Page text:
The previous section listed some examples of tactics that could be used to manipulate an election. Here are some scenarios where those tactics could be used.
Chris wants to know how Jenny voted
Chris and Jenny are in a relationship. Chris is abusive and controlling, and wants to know how Jenny voted. Despite Jenny voting using her smart phone in private, Chris previously compromised the home wifi network and can read Jenny’s traffic to determine her vote.
This scenario can play out already with a paper ballot and the number of votes influenced is likely small. It is listed to demonstrate that moving the vote online doesn’t solve the secrecy problem within the home.
A library is compromised by a local hacker
Zhang is a young hacker who hasn’t yet learned the danger of his craft. He installs a keylogger on a library computer, and hacks the library’s wifi so he can see what other library users are visiting on the Internet.
The library has no idea they have been hacked, so Zhang has access to the system for weeks. In that time, Zhang sees traffic to the voting system, and uses the keylogger to determine who people are voting for. If a hacker controls a device between the voter and the voting system, they are likely able to at least read, if not change votes.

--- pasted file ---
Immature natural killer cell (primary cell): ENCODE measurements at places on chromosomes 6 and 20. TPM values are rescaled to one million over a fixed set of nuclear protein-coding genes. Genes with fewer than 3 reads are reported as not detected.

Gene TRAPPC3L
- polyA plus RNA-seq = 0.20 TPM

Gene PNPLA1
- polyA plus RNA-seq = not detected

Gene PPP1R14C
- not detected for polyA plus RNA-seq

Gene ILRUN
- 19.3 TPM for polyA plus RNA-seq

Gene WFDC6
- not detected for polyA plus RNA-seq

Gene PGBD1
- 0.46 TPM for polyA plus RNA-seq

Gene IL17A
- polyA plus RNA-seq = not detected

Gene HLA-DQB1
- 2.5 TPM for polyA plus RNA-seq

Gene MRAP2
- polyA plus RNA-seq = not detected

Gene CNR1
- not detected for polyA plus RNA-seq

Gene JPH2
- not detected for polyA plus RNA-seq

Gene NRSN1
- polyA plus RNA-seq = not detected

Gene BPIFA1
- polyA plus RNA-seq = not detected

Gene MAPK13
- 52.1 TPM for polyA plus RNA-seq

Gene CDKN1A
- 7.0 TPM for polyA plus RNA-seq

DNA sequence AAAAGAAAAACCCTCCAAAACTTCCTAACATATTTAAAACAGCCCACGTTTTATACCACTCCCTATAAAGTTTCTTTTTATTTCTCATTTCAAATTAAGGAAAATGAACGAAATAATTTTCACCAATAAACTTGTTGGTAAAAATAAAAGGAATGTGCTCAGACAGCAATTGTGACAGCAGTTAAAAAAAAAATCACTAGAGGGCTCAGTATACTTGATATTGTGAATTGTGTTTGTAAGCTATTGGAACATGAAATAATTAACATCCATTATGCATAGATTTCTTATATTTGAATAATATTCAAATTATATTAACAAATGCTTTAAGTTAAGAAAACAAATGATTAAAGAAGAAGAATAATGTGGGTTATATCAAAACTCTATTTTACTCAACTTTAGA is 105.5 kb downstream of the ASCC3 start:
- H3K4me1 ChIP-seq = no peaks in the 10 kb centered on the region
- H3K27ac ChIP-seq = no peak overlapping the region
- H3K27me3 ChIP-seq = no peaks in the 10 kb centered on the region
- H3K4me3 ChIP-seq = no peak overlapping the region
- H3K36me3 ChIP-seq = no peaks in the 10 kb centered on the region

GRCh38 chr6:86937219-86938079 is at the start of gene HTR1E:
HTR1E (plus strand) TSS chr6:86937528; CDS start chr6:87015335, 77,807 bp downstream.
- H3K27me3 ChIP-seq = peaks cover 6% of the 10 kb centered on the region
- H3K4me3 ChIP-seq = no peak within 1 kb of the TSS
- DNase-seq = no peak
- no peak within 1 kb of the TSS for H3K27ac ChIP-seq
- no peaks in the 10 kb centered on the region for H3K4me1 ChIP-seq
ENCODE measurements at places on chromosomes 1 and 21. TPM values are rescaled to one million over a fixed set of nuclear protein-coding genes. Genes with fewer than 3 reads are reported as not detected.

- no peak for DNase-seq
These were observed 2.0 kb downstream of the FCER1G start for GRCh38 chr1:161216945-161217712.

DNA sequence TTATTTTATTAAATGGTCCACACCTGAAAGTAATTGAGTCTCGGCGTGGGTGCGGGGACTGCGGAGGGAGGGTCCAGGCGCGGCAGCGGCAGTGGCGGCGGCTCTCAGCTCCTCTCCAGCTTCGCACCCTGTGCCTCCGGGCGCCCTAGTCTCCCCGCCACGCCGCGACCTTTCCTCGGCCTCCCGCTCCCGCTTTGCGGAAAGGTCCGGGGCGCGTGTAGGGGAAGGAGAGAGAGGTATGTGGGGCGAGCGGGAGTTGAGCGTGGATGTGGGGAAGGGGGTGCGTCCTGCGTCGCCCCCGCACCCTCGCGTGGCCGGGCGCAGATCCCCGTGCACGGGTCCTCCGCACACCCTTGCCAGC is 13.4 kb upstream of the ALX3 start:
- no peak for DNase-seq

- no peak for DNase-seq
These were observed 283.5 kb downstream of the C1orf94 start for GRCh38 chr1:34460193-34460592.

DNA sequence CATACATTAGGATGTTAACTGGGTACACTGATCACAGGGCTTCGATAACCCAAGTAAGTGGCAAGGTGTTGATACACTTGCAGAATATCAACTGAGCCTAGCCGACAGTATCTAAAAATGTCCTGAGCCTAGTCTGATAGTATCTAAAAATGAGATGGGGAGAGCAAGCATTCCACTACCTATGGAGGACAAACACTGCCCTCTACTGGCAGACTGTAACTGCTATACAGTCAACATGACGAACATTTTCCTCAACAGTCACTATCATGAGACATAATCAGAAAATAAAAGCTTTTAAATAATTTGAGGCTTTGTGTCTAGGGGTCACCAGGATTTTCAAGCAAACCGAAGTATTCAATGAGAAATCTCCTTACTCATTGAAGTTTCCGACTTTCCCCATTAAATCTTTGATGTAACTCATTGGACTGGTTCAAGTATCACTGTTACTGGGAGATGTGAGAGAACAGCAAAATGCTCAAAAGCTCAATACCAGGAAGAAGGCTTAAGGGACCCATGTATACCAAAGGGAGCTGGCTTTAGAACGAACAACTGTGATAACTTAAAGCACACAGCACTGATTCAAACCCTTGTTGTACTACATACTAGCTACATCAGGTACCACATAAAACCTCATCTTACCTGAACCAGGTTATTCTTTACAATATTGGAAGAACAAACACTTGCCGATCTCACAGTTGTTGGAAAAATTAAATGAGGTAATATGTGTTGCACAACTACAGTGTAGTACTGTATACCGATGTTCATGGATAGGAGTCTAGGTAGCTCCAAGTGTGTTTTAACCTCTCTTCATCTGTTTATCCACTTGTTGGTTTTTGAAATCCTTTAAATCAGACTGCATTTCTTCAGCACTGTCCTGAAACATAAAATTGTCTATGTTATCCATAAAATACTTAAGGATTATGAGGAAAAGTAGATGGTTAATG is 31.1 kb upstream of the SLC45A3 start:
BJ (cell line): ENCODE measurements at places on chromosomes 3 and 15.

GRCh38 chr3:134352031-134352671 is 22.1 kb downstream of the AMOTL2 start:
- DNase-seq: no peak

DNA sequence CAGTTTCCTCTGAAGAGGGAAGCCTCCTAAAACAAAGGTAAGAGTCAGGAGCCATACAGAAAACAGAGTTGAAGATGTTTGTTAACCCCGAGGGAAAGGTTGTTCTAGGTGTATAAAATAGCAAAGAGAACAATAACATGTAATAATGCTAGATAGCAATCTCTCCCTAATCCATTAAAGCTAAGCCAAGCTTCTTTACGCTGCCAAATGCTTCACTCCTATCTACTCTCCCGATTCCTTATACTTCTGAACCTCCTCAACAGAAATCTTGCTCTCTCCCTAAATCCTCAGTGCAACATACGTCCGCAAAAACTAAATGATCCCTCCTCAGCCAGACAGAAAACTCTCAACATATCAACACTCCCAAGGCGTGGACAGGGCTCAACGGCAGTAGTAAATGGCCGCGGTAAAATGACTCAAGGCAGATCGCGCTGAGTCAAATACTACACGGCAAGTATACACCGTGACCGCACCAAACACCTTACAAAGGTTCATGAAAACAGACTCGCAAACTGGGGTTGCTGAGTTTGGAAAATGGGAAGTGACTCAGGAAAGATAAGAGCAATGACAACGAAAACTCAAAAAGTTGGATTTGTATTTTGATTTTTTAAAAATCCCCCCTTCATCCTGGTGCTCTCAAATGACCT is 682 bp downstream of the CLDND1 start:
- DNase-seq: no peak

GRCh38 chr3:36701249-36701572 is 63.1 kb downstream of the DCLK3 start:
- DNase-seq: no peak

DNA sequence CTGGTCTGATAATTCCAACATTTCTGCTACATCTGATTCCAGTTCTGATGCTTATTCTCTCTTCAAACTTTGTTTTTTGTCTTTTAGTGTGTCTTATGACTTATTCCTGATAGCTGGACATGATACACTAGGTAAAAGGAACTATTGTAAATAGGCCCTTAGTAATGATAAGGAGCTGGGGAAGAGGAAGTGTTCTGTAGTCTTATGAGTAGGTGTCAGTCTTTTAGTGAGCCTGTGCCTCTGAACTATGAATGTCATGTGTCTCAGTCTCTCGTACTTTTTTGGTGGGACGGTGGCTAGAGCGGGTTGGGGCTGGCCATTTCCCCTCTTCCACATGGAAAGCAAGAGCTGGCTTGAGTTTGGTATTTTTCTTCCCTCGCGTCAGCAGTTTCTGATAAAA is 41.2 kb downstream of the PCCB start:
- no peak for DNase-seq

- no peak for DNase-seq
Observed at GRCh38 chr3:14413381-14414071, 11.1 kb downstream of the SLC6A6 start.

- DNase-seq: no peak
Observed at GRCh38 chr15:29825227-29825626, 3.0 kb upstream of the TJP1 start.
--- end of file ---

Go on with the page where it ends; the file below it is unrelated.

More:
This scenario may seem unlikely, however malicious citizen hackers exist and occasionally even get caught. It also demonstrates an escalation over the previous scenario: Zhang could access dozens of votes. We are already drifting into the kinds of “scale of attack” issues that are the hallmark of online solutions: how hard would it be for someone like Zhang to do a similar thing to the postal voting system without detection?
A systems administrator abuses their power
Samantha works at a well known New Zealand bank. She is deeply political and wants her choice of candidate to win. Using her insider access and privileged position in the network, she writes a program that changes all votes cast by bank computers to always choose her candidate.
Currently, mass-changing votes is nearly impossible for the general public. Gaining access to hundreds of ballots is difficult, and attempts to change already marked ballots will spoil them. The mere existence of an online voting system puts a small but skilled set of the public in unique positions of power, which they should never have.